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Secretary of Labor Thomas E. Perez
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Rosie: By Any Other Name - The Riveting True Story of the Labor Icon

Iconic image of Rosie the Riveter, but with the words 'Don't Call me Rosie. Or Else!' above her head.Certainly, one of the more readily recognizable icons of labor is "Rosie the Riveter," the indefatigable World War II-era woman who rolled up her sleeves, flexed her arm muscles and said, "We Can Do It!" But, this isn't the original Rosie.

In 1942, as World War II raged in Europe and the Pacific and the song "Rosie the Riveter" filled radio waves across the home front, manufacturing giant Westinghouse commissioned artist J. Howard Miller to make a series of posters to promote the war effort. One such poster featured the image of a woman with her hair wrapped up in a red polka-dot scarf, rolling up her sleeve and flexing her bicep. At the top of the poster, the words ‘We Can Do It!' are printed in a blue caption bubble. To many people, this image is "the" Rosie the Riveter. But it was never the intention to make this image "Rosie," nor did many Americans think of her as "Rosie." The connection of Miller's image and "Rosie" is a recent phenomenon.

The "Rosie" image popular during the war was created by illustrator Norman Rockwell (who had most certainly heard the "Rosie the Riveter" song) for the cover of the Saturday Evening Post on May 29, 1943 — the Memorial Day issue. The image depicts a muscular woman wearing overalls, goggles and pins of honor on her lapel. She sports a leather wrist band and rolled-up sleeves. She sits with a riveting tool in her lap, eating a sandwich, and "Rosie" is inscribed on her lunch pail. And, she's stepping on a copy of Adolph Hitler's book "Mein Kampf."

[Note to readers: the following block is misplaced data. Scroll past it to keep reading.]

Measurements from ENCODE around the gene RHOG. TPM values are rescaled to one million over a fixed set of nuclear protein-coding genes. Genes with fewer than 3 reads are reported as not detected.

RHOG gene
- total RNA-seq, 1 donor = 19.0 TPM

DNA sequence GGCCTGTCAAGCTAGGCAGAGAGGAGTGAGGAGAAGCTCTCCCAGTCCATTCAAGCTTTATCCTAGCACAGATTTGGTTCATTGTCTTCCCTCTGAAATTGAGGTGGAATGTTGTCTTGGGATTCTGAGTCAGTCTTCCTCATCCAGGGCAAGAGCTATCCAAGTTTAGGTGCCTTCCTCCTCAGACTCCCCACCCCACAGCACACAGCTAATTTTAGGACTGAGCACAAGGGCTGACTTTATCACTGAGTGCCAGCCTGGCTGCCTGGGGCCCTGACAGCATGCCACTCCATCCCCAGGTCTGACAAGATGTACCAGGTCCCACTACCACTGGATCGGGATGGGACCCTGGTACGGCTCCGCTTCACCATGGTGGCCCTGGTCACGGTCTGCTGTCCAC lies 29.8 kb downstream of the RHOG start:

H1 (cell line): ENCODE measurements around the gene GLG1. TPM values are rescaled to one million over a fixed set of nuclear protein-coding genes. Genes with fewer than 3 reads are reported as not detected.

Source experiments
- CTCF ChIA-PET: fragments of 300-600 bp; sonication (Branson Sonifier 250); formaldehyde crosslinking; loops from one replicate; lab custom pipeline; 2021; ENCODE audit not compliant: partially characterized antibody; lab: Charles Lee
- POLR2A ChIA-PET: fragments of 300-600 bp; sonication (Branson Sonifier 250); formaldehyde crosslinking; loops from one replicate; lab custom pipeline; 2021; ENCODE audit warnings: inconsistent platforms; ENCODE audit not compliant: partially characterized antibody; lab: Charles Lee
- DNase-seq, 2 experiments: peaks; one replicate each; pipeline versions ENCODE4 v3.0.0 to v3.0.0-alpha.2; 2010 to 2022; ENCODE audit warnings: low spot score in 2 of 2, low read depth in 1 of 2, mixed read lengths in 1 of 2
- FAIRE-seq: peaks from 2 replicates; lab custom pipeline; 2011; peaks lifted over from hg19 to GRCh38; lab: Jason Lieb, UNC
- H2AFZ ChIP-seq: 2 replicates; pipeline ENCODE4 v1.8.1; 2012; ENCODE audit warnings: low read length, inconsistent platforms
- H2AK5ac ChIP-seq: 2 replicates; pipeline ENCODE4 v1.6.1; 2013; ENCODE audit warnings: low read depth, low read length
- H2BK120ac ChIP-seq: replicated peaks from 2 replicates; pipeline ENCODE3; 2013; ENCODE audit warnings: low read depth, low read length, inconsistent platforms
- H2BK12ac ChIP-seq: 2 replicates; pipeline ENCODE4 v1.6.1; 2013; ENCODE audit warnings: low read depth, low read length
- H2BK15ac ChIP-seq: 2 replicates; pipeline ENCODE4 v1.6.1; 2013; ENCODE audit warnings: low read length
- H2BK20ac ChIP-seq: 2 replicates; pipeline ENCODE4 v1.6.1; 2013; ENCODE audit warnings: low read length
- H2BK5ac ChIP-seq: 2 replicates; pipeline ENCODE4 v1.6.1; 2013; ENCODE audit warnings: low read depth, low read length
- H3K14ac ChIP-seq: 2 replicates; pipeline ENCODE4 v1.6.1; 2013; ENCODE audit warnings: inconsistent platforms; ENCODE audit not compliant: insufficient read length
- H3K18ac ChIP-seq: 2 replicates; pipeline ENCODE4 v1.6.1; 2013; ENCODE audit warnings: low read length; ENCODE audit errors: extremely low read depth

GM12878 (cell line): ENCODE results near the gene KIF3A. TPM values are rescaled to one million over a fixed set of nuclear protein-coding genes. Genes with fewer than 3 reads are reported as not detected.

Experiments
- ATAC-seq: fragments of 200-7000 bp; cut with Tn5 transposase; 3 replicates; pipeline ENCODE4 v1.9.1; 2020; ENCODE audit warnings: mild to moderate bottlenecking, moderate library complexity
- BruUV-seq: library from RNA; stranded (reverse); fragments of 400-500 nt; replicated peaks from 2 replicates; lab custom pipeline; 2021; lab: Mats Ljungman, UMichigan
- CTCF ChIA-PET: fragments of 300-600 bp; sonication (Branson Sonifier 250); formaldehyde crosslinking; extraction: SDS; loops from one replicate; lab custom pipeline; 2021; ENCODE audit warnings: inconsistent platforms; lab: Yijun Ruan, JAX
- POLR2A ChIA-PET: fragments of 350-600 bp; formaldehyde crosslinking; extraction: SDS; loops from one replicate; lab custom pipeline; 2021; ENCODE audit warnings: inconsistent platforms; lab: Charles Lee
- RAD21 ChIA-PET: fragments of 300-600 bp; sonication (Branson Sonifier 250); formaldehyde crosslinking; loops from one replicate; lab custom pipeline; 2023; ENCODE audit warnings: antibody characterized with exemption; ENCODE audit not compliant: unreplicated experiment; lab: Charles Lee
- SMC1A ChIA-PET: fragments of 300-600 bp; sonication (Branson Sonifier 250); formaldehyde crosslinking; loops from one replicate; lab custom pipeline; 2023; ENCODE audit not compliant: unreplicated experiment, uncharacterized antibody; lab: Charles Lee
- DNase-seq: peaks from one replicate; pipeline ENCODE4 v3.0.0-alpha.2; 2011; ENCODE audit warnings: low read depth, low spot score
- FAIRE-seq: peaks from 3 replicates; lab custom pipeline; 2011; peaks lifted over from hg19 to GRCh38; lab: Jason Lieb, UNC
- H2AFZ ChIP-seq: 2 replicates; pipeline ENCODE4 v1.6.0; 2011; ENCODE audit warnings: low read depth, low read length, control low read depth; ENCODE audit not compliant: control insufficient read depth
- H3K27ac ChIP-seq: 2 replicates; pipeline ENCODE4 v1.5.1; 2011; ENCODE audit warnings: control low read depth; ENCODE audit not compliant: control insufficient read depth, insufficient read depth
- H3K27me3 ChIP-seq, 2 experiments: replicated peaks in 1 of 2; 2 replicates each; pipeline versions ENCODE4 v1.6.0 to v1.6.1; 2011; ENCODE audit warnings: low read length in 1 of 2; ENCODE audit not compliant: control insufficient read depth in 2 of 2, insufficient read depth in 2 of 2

The magazine cover exemplified the American can-do spirit and illustrated the notion of women working in previously male-dominated manufacturing jobs, an ever-growing reality, to help the United States fight the war while the men fought over seas.

The cover was an enormous success and soon stories about real life "Rosies" began appearing in newspapers across the country. The government took advantage of the popularity of Rosie the Riveter and embarked on a recruiting campaign of the same name. The campaign brought millions of women out of the home and into the workforce. To this day, Rosie the Riveter is still considered the most successful government advertising campaign in history.

After the war, numerous requests were made for the Saturday Evening Post image of Rosie the Riveter, but Curtis Publishing, the owner of the Post, refused all requests. The publishing company was possibly concerned that the composers of the song "Rosie the Riveter" would hold them liable for copyright infringement.

Since then, the J. Howard Miller "We Can Do It!" image has replaced Norman Rockwell's illustration as "Rosie the Riveter" in the minds of many people. Miller's Rosie has been imprinted on coffee mugs, mouse pads, and countless other items, making her and not the original "Rosie" the most famous of all labor icons.